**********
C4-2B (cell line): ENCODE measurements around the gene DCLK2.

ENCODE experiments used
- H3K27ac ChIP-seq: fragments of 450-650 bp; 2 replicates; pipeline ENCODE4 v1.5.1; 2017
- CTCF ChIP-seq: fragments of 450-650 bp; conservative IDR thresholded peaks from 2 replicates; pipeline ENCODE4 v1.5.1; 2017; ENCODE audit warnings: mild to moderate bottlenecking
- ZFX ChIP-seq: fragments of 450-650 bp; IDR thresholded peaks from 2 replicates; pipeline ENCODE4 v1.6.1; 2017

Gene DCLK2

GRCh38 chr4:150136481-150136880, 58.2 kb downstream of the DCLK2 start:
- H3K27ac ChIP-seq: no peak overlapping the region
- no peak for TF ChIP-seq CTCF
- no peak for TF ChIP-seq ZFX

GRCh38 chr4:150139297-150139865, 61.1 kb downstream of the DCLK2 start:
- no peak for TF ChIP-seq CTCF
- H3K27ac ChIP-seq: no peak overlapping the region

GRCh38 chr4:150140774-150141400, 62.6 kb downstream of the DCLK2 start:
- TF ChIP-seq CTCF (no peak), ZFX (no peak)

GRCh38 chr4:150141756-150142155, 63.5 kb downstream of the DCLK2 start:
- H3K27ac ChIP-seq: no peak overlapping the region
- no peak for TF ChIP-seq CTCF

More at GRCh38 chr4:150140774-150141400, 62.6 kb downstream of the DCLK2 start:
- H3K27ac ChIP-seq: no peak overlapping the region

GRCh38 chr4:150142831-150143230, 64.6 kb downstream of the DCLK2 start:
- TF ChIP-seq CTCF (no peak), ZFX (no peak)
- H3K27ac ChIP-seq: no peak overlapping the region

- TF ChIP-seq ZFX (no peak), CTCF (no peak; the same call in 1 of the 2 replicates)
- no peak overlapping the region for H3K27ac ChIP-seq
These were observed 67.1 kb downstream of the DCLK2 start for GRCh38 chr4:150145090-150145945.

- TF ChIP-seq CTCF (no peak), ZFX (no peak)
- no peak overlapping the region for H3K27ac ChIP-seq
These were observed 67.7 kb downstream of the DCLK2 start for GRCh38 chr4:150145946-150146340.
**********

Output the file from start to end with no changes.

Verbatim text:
C4-2B (cell line): ENCODE measurements around the gene DCLK2.

ENCODE experiments used
- H3K27ac ChIP-seq: fragments of 450-650 bp; 2 replicates; pipeline ENCODE4 v1.5.1; 2017
- CTCF ChIP-seq: fragments of 450-650 bp; conservative IDR thresholded peaks from 2 replicates; pipeline ENCODE4 v1.5.1; 2017; ENCODE audit warnings: mild to moderate bottlenecking
- ZFX ChIP-seq: fragments of 450-650 bp; IDR thresholded peaks from 2 replicates; pipeline ENCODE4 v1.6.1; 2017

Gene DCLK2

GRCh38 chr4:150136481-150136880, 58.2 kb downstream of the DCLK2 start:
- H3K27ac ChIP-seq: no peak overlapping the region
- no peak for TF ChIP-seq CTCF
- no peak for TF ChIP-seq ZFX

GRCh38 chr4:150139297-150139865, 61.1 kb downstream of the DCLK2 start:
- no peak for TF ChIP-seq CTCF
- H3K27ac ChIP-seq: no peak overlapping the region

GRCh38 chr4:150140774-150141400, 62.6 kb downstream of the DCLK2 start:
- TF ChIP-seq CTCF (no peak), ZFX (no peak)

GRCh38 chr4:150141756-150142155, 63.5 kb downstream of the DCLK2 start:
- H3K27ac ChIP-seq: no peak overlapping the region
- no peak for TF ChIP-seq CTCF

More at GRCh38 chr4:150140774-150141400, 62.6 kb downstream of the DCLK2 start:
- H3K27ac ChIP-seq: no peak overlapping the region

GRCh38 chr4:150142831-150143230, 64.6 kb downstream of the DCLK2 start:
- TF ChIP-seq CTCF (no peak), ZFX (no peak)
- H3K27ac ChIP-seq: no peak overlapping the region

- TF ChIP-seq ZFX (no peak), CTCF (no peak; the same call in 1 of the 2 replicates)
- no peak overlapping the region for H3K27ac ChIP-seq
These were observed 67.1 kb downstream of the DCLK2 start for GRCh38 chr4:150145090-150145945.

- TF ChIP-seq CTCF (no peak), ZFX (no peak)
- no peak overlapping the region for H3K27ac ChIP-seq
These were observed 67.7 kb downstream of the DCLK2 start for GRCh38 chr4:150145946-150146340.